Antimicrobials—better known as anti-bacterial, anti-fungal, anti-viral, biocides, and fungicides—promise to help keep our environment cleaner and safer. These additives are designed to prevent the spread of disease as well as control odor, mold and mildew. While antimicrobials are used heavily in the medical industry to prevent contamination, they have also become popular in the building industry as well.
You may not know it, but antimicrobials can now be found in everything from countertops to carpets, from floor finishes and paints to concrete, mortar, and grout, from door knobs and light switches to clothing, soaps, wipes, and creams. Because they are not classified as hazardous chemicals or VOCs, they fly under the radar and are not listed on Safety Data Sheets. They also do not (yet) appear on California’s Proposition 65 list of cancer causing chemicals.
It is all about the money.
Antimicrobial production, which started in the early 1990’s, has become a multi-billion dollar industry. Dow Chemical did a study in 2013 and found that consumers were willing to pay 5-20% more for particular apparel and home furnishing items with antimicrobial properties.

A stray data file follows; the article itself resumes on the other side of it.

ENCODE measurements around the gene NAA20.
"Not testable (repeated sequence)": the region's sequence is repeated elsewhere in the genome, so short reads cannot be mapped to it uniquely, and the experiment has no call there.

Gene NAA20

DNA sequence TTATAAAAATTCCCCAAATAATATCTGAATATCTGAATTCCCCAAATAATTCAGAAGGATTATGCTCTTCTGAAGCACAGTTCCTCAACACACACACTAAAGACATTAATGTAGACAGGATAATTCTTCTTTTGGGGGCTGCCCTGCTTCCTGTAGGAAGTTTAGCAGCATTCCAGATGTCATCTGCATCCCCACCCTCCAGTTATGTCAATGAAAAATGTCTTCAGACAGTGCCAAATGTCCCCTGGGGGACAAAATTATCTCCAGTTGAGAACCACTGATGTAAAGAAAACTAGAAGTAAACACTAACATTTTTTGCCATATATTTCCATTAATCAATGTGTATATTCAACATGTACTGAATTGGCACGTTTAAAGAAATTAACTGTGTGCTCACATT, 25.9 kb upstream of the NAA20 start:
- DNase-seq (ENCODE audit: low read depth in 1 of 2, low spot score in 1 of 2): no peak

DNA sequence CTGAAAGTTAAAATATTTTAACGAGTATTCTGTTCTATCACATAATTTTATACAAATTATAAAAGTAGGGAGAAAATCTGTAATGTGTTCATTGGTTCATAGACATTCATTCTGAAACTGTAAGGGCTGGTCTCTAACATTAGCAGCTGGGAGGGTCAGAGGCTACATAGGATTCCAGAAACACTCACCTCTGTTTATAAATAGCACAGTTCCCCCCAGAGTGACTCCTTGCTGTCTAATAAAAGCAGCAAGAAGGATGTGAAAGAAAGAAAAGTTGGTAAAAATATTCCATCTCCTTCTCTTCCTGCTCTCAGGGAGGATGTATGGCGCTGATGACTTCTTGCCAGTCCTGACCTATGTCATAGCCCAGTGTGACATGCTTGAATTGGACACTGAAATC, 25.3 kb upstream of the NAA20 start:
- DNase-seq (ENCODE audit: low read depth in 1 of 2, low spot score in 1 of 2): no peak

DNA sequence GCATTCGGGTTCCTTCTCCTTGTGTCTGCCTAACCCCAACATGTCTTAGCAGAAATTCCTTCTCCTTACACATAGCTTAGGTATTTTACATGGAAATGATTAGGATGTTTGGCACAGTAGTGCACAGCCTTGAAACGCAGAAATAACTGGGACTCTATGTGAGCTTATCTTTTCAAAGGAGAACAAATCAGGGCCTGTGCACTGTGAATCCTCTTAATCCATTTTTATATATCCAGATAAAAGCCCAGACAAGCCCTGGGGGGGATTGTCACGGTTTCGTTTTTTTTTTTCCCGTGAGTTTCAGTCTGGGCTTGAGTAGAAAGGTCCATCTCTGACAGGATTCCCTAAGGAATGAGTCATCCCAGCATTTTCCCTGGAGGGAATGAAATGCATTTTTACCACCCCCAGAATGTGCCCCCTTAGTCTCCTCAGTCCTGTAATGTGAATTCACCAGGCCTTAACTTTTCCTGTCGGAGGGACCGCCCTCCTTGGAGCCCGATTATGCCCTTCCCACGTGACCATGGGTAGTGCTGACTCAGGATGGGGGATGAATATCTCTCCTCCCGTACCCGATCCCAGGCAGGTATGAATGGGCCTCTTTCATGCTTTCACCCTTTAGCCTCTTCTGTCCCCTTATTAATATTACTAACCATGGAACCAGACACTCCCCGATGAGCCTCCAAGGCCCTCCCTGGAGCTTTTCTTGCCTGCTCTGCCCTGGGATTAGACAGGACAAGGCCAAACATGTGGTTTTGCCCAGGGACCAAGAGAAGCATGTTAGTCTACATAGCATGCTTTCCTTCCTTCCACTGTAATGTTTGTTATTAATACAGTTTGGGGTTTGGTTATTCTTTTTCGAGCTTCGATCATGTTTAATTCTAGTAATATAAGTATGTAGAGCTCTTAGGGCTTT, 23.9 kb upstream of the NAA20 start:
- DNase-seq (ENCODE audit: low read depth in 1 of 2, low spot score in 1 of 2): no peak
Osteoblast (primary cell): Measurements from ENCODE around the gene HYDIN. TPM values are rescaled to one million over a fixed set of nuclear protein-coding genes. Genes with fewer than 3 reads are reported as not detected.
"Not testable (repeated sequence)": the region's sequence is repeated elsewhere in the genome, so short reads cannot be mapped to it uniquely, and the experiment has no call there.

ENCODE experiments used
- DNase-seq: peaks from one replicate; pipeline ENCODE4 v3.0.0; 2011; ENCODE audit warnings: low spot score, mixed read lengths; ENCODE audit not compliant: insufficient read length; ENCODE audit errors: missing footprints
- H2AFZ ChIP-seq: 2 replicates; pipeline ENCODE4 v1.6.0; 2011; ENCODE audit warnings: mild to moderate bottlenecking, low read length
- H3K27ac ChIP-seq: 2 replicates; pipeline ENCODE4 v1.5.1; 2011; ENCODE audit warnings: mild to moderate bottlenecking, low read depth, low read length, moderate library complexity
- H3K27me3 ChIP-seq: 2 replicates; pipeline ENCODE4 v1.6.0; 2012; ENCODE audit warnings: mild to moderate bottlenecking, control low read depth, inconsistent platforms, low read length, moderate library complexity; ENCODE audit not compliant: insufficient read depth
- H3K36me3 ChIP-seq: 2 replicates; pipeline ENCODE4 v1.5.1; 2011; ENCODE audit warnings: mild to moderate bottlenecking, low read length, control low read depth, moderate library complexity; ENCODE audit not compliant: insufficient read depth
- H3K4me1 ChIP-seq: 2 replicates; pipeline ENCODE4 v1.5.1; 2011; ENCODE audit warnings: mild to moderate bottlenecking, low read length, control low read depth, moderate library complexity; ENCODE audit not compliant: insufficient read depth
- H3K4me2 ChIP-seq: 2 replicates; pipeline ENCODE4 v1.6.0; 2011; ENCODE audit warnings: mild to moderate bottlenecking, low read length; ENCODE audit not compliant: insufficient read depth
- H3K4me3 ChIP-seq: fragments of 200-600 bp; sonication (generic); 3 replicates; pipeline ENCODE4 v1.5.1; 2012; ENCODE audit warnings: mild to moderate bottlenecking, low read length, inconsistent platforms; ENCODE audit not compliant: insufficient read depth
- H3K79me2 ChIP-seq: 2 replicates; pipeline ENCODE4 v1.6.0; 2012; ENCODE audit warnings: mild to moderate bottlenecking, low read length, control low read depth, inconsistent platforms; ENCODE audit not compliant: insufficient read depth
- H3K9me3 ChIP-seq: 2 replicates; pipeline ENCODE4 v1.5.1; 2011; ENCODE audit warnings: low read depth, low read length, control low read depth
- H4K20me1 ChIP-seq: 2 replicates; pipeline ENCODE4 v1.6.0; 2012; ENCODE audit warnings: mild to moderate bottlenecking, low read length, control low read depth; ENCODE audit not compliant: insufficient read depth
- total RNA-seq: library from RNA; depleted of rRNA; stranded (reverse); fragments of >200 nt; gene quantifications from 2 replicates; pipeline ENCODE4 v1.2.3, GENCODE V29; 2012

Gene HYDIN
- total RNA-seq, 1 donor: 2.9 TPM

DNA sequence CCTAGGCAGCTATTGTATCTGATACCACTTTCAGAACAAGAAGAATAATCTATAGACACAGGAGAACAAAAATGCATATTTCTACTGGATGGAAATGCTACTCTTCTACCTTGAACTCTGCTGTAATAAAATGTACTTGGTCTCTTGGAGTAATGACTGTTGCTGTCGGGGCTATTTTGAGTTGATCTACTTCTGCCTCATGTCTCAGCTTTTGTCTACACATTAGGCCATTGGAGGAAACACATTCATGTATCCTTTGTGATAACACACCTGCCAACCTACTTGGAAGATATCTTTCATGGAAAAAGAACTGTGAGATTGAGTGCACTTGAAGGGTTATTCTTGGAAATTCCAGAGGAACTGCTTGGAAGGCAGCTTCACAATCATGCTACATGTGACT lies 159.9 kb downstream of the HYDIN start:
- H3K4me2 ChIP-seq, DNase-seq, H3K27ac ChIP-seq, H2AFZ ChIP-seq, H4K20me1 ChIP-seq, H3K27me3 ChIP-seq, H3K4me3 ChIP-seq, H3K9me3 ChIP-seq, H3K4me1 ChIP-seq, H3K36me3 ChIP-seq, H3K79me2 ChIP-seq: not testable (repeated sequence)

A manufacturer of engineered stone countertops incorporated Microban, a common brand antimicrobial, into its product to battle odor-causing bacteria and stain-causing mildew and subsequently enjoyed a 38% rise in annual revenue and a 48% increase in market share. Clearly, manufacturers have learned that promising consumers a safer product is good for business.
What are they?
Antimicrobials refer to a class of additives that inhibit the growth of microorganisms and suppress microorganism reproduction. These additives are toxic to bacteria, viruses, fungi and protozoa, collectively known as microbes. The US government classifies these additives as “pesticides”.
Here are some examples of antimicrobials found in building materials along with their potential hazards. Some of these may surprise you.
- Triclosan—endocrine disruptor, aquatic toxicant, PBT (carpet, ceramic tile, adhesives, caulk, plastic sheeting, hardware, countertops)
- Boric acid—developmental toxicant, reproductive toxicant (wood products)
- Copper—skin sensitizer, organ toxicant (knobs/handles, ceiling tiles)
- Elemental silver/silver nanoparticles—mammalian toxicant, skin sensitizer, aquatic toxicant (upholstery, fabric, hardware, tile installation products, countertops, adhesives, sealants, paints, carpets, textiles)
- Quaternary Ammonia Compounds—respiratory sensitizer, asthmagen— (Disinfection products, wood products, specialty paint)
- Methylisothizolinone (MIT)—mammalian toxicant, skin irritant, aquatic toxicant (paints, stains, adhesives, caulks, grout, wood products)